A woman takes oral cholera vaccine in a camp for internally displaced people in South Sudan. Photo courtesy of Ali Ngethi, WHO.
When violence erupted in South Sudan at the end of 2013, tens of thousands of people fleeing the conflict sought refuge in United Nations bases positioned around the country in the hope that peacekeepers stationed there would protect them. The bases were quickly overwhelmed, with families crammed together with little or no access to safe water or sanitation. Then the rainy season approached, increasing the risk of waterborne diseases, in particular cholera, which is endemic to the country – with the potential for explosive outbreaks in the congested camps.
Yet when a cholera outbreak was declared in South Sudan five months later, the displaced people living in the makeshift camps at UN sites were largely unaffected, with little or no transmission of cholera. A timely decision to initiate prevention and control measures, including pre-emptively vaccinating displaced people in UN sites with oral cholera vaccine (OCV), almost certainly averted increased illness and death amongst the vulnerable camp inhabitants who had been at high-risk of the disease.
Cholera has been responsible for seven pandemics in the last two centuries and an estimated 1.4 billion people are at still risk of the disease in endemic countries. More than 100,000 people die of cholera each year, half of them children, although only a fraction of cases and deaths are reported.
Cholera is a preventable and treatable disease, but slow progress in providing access to safe water and sanitation for all populations, lack of access to healthcare for those who are sick, and the emergence of new and more virulent strains of cholera mean the disease still inflicts a heavy burden of disease on society. Humanitarian crises, whether due to conflict or natural disasters, often create conditions in which cholera thrives.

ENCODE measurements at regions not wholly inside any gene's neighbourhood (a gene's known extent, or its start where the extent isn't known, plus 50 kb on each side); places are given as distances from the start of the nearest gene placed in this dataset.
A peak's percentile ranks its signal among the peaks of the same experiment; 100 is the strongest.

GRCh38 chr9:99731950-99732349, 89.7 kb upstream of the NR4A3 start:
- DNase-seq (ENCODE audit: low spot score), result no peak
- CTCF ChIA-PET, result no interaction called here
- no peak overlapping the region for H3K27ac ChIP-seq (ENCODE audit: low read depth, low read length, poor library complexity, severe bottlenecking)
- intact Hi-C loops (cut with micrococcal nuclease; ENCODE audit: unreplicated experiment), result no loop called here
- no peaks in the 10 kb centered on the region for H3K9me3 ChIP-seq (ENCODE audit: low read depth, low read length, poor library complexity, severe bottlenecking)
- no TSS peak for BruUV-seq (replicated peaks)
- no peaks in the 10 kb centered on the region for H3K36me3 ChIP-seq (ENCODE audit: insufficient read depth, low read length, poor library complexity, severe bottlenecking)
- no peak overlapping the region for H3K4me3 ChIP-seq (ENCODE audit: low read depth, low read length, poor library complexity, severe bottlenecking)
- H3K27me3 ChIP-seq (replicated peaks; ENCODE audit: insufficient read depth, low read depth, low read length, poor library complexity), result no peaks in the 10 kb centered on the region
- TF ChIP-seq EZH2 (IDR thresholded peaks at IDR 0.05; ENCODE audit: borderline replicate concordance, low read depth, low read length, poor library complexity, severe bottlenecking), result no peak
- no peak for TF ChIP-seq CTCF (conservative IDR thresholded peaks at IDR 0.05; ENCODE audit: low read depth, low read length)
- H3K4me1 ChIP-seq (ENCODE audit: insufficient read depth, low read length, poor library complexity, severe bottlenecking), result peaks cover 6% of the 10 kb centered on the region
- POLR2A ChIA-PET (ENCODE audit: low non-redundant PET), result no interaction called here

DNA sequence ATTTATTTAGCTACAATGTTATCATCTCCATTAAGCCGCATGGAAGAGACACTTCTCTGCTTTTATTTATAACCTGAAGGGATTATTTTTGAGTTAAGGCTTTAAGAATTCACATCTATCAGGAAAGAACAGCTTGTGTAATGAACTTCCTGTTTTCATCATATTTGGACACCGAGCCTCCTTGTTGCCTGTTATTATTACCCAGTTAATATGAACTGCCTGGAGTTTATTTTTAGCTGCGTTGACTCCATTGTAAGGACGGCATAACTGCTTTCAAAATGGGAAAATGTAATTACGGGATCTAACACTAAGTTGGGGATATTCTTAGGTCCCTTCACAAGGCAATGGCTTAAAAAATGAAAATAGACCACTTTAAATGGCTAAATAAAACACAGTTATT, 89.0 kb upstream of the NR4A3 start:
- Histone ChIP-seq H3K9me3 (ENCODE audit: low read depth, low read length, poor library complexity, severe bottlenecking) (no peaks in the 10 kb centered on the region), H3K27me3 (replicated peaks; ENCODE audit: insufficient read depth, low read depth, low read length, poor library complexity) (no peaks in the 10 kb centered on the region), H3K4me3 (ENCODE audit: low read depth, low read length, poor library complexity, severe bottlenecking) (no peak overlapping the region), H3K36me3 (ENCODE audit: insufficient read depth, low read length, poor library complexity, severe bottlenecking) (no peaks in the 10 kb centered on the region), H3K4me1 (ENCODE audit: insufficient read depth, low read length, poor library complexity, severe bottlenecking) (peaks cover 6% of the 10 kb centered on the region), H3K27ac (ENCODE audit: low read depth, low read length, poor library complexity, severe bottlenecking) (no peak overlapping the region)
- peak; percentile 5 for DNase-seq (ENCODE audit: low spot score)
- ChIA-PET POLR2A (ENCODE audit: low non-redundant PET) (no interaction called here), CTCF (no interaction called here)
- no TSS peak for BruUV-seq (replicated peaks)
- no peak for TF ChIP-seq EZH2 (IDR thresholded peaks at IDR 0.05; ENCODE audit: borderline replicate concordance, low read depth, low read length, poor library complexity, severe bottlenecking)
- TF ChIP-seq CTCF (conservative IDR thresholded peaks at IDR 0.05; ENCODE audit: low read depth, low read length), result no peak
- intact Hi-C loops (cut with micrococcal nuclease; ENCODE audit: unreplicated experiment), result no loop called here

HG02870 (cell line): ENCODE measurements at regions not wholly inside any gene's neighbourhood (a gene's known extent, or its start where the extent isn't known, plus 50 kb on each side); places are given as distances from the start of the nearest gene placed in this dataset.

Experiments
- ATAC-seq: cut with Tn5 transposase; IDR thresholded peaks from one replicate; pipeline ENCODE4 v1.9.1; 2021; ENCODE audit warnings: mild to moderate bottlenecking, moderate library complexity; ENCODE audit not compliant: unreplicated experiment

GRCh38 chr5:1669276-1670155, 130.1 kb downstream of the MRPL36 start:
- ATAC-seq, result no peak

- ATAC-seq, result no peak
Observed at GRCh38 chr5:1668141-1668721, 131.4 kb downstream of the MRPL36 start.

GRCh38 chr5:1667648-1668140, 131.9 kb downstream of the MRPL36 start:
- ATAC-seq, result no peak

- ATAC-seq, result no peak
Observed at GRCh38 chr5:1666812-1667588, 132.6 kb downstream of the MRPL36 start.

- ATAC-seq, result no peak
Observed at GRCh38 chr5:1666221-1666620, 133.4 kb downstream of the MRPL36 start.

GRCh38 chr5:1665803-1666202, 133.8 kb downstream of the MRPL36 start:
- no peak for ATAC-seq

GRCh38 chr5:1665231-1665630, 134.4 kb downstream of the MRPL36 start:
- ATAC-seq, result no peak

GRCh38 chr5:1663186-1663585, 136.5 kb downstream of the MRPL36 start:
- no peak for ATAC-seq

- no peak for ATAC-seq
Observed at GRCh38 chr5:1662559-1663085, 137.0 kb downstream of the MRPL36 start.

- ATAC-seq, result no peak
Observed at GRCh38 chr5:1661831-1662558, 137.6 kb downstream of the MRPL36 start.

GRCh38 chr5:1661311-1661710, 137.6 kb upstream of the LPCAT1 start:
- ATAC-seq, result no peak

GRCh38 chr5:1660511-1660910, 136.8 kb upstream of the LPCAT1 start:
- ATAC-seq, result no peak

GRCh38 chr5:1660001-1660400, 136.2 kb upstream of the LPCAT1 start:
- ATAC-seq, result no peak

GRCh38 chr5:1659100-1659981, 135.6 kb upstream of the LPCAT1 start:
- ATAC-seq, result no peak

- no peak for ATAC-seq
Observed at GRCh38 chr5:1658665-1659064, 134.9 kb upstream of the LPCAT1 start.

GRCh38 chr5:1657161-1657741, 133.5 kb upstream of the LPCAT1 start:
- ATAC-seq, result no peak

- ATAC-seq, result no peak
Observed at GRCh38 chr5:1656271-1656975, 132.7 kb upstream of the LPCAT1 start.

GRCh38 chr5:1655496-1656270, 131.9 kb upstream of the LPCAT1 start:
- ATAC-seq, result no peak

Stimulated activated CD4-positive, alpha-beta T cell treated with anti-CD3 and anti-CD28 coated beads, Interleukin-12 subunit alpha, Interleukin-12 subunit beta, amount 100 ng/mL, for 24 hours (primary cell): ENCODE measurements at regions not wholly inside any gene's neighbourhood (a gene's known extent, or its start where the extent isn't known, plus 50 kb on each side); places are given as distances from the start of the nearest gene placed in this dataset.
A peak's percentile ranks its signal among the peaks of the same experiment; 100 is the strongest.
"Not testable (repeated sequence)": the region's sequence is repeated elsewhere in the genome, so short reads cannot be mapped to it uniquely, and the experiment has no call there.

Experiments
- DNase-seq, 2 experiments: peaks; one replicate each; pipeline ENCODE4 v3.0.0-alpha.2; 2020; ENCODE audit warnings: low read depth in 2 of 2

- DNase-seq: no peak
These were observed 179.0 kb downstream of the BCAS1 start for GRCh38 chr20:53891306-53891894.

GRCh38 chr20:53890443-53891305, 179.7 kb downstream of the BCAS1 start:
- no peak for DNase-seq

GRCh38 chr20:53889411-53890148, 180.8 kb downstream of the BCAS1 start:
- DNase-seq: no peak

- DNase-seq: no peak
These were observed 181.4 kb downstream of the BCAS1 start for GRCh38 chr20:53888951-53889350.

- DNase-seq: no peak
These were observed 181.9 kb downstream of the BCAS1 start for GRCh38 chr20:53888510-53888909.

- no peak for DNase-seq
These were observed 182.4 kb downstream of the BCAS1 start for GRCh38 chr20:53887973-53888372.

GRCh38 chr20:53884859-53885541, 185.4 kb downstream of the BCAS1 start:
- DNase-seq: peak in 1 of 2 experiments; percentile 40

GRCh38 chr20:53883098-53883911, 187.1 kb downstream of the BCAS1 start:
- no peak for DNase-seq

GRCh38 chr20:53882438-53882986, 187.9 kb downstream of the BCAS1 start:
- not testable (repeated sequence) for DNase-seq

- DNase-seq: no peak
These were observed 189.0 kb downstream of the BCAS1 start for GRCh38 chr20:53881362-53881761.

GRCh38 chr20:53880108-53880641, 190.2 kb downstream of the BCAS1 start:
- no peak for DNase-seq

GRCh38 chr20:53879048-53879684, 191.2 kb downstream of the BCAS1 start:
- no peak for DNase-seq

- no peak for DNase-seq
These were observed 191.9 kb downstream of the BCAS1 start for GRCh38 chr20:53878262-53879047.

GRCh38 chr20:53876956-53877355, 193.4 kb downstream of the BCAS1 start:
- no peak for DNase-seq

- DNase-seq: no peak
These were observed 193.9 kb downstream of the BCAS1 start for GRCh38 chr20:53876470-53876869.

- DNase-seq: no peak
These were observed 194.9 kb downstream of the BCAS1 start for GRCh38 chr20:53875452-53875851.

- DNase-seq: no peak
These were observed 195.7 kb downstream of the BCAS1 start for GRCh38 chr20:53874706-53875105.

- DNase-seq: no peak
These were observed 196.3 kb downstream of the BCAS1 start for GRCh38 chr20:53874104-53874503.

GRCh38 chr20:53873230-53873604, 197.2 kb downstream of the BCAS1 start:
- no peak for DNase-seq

The actions taken to prevent a full-scale outbreak of cholera in South Sudan’s UN-controlled camps were a direct result of a renewed international commitment to combatting the disease as well as the availability of a safe and effective vaccine. Since 2013 the World Health Organization (WHO), together with three key partners (IFRC, MSF, UNICEF), has managed a global stockpile of OCV, which can be used for outbreak response and humanitarian crises.
“Living conditions in the camps in South Sudan were horrible. By early 2014 acute watery diarrhoea and other water borne diseases were on the rise. We knew that unless we rapidly put in place preventive measures we would have hundreds, if not thousands of cases of cholera,” says Dr. Abdinasir Abubakar, medical officer for the WHO in South Sudan. “The Ministry of Health requested vaccines from the global stockpile and within a few weeks 250 000 doses were being shipped in and the vaccination campaigns were carried out by Medair and Médecins Sans Frontières.”
The global stockpile of OCV initially made available 2 million doses of the vaccine, funded by five donors: the Bill and Melinda Gates Foundation, the ELMA Vaccines and Immunization Foundation, the EU Humanitarian Aid and Civil Protection department (ECHO), the Margaret A Cargill Foundation and the USAID Office of Foreign Disaster Assistance. In 2015, with funding from the GAVI Alliance, the number of doses available for use in both endemic hotspots and emergency situations is expected to rise to around 3 million.
It was the rapid spread of cholera following the 2010 earthquake in Haiti that reminded the world the disease was still a major killer. An estimated 9000 people have already died of cholera in Haiti since the epidemic began and an estimated 700,000 are infected. But in fact, cholera has always placed a heavy disease burden on countries, particularly in the Regions of Africa and South-East Asia. Recent years have seen epidemics emerge in the Horn of Africa, Sierra Leone, Yemen and Zimbabwe, among others.
In 2011 the WHO World Health Assembly (WHA) recognized cholera as a global public health priority and called for the revitalization of the Global Task Force on Cholera Control (GTFCC), which was originally established in 1991 in response to the re-emergence of the disease in Latin America and Africa. The WHO-led network aims to end cholera deaths through strengthening international collaboration and increasing coordination among partners.
“Selective use of OCV for so-called endemic ‘hot spots’ and in humanitarian emergencies is a powerful tool to have in our armoury, but to combat this disease we need a global integrated and innovative approach that includes better prevention through improved access to clean water and sanitation as well as better surveillance, preparedness and response to outbreaks,” says Dr. William Perea, coordinator for the control of epidemic diseases for the WHO.
“There is a renewed global commitment to the vision of dramatically reducing death and disease from cholera. Through collective action we can focus, catalyse and help coordinate support for countries to help them put in place evidence-based measures to control this disease,” he says.